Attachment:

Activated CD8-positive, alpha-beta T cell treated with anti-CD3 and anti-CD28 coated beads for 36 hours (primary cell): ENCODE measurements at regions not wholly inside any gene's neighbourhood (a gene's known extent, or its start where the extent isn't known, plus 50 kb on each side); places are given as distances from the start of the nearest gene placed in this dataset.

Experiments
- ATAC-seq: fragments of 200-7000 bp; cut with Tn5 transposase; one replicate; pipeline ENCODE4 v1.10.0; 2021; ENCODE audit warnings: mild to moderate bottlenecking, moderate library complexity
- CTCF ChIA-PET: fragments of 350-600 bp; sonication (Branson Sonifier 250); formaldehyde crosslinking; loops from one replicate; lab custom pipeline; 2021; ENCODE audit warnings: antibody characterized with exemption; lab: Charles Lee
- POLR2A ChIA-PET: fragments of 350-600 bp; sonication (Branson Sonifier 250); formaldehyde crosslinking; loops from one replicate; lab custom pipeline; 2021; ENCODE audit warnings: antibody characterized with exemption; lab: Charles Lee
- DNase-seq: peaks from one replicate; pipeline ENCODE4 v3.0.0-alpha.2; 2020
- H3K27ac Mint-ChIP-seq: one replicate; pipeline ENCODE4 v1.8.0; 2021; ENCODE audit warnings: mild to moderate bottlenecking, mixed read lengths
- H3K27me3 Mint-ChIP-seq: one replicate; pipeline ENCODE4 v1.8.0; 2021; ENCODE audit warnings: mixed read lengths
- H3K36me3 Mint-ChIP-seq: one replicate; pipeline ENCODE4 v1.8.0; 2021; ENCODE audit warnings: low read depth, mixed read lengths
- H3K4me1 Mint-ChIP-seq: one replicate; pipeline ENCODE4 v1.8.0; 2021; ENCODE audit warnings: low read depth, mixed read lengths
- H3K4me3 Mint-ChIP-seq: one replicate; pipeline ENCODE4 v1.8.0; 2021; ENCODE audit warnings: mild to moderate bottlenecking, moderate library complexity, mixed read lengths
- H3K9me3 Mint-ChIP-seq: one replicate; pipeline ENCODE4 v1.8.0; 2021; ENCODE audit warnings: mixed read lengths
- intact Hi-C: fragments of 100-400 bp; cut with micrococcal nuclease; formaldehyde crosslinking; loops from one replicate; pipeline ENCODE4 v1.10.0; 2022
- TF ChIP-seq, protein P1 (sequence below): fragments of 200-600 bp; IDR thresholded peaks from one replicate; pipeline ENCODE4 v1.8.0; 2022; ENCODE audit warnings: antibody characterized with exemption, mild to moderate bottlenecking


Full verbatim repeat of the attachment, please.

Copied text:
Activated CD8-positive, alpha-beta T cell treated with anti-CD3 and anti-CD28 coated beads for 36 hours (primary cell): ENCODE measurements at regions not wholly inside any gene's neighbourhood (a gene's known extent, or its start where the extent isn't known, plus 50 kb on each side); places are given as distances from the start of the nearest gene placed in this dataset.

Experiments
- ATAC-seq: fragments of 200-7000 bp; cut with Tn5 transposase; one replicate; pipeline ENCODE4 v1.10.0; 2021; ENCODE audit warnings: mild to moderate bottlenecking, moderate library complexity
- CTCF ChIA-PET: fragments of 350-600 bp; sonication (Branson Sonifier 250); formaldehyde crosslinking; loops from one replicate; lab custom pipeline; 2021; ENCODE audit warnings: antibody characterized with exemption; lab: Charles Lee
- POLR2A ChIA-PET: fragments of 350-600 bp; sonication (Branson Sonifier 250); formaldehyde crosslinking; loops from one replicate; lab custom pipeline; 2021; ENCODE audit warnings: antibody characterized with exemption; lab: Charles Lee
- DNase-seq: peaks from one replicate; pipeline ENCODE4 v3.0.0-alpha.2; 2020
- H3K27ac Mint-ChIP-seq: one replicate; pipeline ENCODE4 v1.8.0; 2021; ENCODE audit warnings: mild to moderate bottlenecking, mixed read lengths
- H3K27me3 Mint-ChIP-seq: one replicate; pipeline ENCODE4 v1.8.0; 2021; ENCODE audit warnings: mixed read lengths
- H3K36me3 Mint-ChIP-seq: one replicate; pipeline ENCODE4 v1.8.0; 2021; ENCODE audit warnings: low read depth, mixed read lengths
- H3K4me1 Mint-ChIP-seq: one replicate; pipeline ENCODE4 v1.8.0; 2021; ENCODE audit warnings: low read depth, mixed read lengths
- H3K4me3 Mint-ChIP-seq: one replicate; pipeline ENCODE4 v1.8.0; 2021; ENCODE audit warnings: mild to moderate bottlenecking, moderate library complexity, mixed read lengths
- H3K9me3 Mint-ChIP-seq: one replicate; pipeline ENCODE4 v1.8.0; 2021; ENCODE audit warnings: mixed read lengths
- intact Hi-C: fragments of 100-400 bp; cut with micrococcal nuclease; formaldehyde crosslinking; loops from one replicate; pipeline ENCODE4 v1.10.0; 2022
- TF ChIP-seq, protein P1 (sequence below): fragments of 200-600 bp; IDR thresholded peaks from one replicate; pipeline ENCODE4 v1.8.0; 2022; ENCODE audit warnings: antibody characterized with exemption, mild to moderate bottlenecking